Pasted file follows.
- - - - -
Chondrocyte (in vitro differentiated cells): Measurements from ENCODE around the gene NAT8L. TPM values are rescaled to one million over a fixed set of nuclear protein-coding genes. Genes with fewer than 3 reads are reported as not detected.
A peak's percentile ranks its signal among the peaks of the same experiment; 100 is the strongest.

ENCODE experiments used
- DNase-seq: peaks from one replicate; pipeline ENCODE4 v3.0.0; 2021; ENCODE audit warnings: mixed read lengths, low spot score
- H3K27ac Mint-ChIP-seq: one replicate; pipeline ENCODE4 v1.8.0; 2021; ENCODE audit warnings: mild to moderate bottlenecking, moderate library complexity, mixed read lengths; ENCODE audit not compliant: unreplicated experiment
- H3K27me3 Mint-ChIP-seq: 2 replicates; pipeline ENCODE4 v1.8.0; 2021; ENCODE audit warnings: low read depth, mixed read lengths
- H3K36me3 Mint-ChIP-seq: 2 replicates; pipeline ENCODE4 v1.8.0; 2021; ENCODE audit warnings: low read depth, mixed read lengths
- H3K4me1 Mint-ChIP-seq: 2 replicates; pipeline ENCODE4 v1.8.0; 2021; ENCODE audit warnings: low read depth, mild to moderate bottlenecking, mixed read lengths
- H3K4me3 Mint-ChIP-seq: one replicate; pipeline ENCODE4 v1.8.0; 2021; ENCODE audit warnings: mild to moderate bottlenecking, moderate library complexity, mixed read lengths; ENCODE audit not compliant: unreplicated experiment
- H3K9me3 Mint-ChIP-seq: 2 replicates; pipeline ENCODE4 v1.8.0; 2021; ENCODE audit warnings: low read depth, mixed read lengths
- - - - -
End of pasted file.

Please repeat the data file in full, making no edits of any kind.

Chondrocyte (in vitro differentiated cells): Measurements from ENCODE around the gene NAT8L. TPM values are rescaled to one million over a fixed set of nuclear protein-coding genes. Genes with fewer than 3 reads are reported as not detected.
A peak's percentile ranks its signal among the peaks of the same experiment; 100 is the strongest.

ENCODE experiments used
- DNase-seq: peaks from one replicate; pipeline ENCODE4 v3.0.0; 2021; ENCODE audit warnings: mixed read lengths, low spot score
- H3K27ac Mint-ChIP-seq: one replicate; pipeline ENCODE4 v1.8.0; 2021; ENCODE audit warnings: mild to moderate bottlenecking, moderate library complexity, mixed read lengths; ENCODE audit not compliant: unreplicated experiment
- H3K27me3 Mint-ChIP-seq: 2 replicates; pipeline ENCODE4 v1.8.0; 2021; ENCODE audit warnings: low read depth, mixed read lengths
- H3K36me3 Mint-ChIP-seq: 2 replicates; pipeline ENCODE4 v1.8.0; 2021; ENCODE audit warnings: low read depth, mixed read lengths
- H3K4me1 Mint-ChIP-seq: 2 replicates; pipeline ENCODE4 v1.8.0; 2021; ENCODE audit warnings: low read depth, mild to moderate bottlenecking, mixed read lengths
- H3K4me3 Mint-ChIP-seq: one replicate; pipeline ENCODE4 v1.8.0; 2021; ENCODE audit warnings: mild to moderate bottlenecking, moderate library complexity, mixed read lengths; ENCODE audit not compliant: unreplicated experiment
- H3K9me3 Mint-ChIP-seq: 2 replicates; pipeline ENCODE4 v1.8.0; 2021; ENCODE audit warnings: low read depth, mixed read lengths